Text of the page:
“Pretty soon we were going every week and quite quickly I began to specialise in snowboarding and then at 13 I finally got to go abroad for the very first time.

“I think I knew then that this was something I wanted to do and not just as a hobby, but you never know how things are going to work out. I have been very lucky.”

Luck has certainly played its part, but claiming her first ever World Cup gold earlier this season has also taken a lot of hard work.

While Team GB might have excelled on the water and in the velodrome, winter sports are not something we have been historically good at. During the 1980s and 90s, Graham Bell competed in five Winter Olympics, but never made it to the podium and the enthusiastic but hopeless Eddie the Eagle Edwards best summed up our prowess on the slopes.

When Alain Baxter won a bronze in Salt Lake City in 2002 it seemed like the door might have finally been crowbarred open. However, when he later tested positive for a banned substance, GB’s first ever Olympic medal went and so did the sport’s funding and any hope of elevating it to the next level.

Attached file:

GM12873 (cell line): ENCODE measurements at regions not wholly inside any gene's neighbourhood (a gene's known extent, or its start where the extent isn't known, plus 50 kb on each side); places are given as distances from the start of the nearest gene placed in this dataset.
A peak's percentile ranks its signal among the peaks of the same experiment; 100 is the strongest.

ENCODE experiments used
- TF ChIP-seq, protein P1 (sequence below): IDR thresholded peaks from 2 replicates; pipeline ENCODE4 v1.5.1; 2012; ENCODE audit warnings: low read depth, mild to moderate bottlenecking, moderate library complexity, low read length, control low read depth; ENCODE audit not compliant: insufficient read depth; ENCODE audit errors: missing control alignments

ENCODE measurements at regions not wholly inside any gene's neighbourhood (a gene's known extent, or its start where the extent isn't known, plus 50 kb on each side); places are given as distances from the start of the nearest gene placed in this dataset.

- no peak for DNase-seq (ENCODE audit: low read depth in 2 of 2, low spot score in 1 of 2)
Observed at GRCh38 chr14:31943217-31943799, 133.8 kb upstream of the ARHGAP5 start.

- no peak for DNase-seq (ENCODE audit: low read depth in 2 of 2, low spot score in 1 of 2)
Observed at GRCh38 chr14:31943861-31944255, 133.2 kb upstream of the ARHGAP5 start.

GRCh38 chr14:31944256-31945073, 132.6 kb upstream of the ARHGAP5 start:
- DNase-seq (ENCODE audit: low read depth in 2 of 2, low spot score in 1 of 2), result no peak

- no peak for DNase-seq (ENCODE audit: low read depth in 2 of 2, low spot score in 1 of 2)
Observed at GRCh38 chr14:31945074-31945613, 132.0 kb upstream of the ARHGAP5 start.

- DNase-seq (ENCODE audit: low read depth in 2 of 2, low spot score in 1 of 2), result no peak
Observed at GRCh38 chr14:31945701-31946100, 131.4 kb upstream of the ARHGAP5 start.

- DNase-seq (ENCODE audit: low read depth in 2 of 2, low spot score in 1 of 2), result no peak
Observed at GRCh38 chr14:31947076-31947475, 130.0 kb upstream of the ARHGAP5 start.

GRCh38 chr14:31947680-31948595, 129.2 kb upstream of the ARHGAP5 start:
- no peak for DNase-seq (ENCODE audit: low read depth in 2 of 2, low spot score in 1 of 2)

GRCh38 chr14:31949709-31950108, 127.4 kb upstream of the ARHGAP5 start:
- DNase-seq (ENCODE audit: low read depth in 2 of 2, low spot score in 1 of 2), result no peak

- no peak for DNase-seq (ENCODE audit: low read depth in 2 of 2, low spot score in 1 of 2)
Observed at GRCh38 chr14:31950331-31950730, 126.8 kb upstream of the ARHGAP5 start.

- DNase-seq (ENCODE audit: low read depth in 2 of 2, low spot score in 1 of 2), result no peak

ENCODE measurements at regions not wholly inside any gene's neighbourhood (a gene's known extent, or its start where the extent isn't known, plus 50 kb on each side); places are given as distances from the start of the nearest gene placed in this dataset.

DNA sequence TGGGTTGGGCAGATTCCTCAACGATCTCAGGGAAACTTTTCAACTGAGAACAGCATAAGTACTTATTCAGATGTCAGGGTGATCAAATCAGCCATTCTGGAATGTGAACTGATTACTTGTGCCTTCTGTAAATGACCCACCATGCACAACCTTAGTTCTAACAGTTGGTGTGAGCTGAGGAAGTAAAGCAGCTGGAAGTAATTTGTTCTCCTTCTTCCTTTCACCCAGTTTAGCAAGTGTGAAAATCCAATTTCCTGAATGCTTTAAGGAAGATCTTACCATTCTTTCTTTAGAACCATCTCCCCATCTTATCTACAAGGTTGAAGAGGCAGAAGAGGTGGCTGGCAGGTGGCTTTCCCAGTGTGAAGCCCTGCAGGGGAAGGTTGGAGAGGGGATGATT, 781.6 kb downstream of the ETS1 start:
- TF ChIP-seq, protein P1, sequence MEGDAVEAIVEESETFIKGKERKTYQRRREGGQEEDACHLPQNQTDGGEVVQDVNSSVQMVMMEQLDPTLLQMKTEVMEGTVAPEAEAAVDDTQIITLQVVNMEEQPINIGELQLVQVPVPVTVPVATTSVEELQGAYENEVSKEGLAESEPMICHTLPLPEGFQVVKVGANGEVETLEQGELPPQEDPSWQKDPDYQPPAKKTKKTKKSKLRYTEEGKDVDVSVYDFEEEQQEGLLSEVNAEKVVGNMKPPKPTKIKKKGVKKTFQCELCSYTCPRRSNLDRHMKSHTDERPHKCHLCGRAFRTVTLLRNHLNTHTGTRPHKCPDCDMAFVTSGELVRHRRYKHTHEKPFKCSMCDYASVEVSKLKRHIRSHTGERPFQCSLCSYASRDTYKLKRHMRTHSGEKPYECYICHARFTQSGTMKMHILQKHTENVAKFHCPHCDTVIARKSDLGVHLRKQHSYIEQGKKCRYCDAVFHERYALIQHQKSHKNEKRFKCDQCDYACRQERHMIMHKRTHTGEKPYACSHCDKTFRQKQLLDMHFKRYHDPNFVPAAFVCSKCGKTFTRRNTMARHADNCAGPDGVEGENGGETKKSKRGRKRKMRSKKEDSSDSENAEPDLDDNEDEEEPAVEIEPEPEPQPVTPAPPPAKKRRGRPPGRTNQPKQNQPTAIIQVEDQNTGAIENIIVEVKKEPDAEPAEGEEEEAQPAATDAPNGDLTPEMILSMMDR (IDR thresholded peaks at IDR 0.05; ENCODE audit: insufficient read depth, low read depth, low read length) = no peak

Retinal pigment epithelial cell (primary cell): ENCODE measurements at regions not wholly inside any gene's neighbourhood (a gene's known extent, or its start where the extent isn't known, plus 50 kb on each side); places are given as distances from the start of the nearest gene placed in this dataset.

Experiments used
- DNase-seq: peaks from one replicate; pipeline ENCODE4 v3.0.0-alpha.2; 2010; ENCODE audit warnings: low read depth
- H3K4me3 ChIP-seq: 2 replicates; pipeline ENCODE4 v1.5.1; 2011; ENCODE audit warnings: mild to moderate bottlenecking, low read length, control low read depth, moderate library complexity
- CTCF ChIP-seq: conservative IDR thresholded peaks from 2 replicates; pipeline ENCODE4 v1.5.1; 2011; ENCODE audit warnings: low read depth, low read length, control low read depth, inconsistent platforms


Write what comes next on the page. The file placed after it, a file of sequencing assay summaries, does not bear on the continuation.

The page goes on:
“For a long time skiing and snowboarding wasn’t something where we made a great impression, but in the last few years we really seemed to have gathered a lot of momentum and it really feels like we might be on the brink of something really special,” says Katie who has all but confirmed her place in next year’s Winter Olympics after a succession of podium finishes. “This has definitely been my most successful year, and winning gold out in Russia was really special.”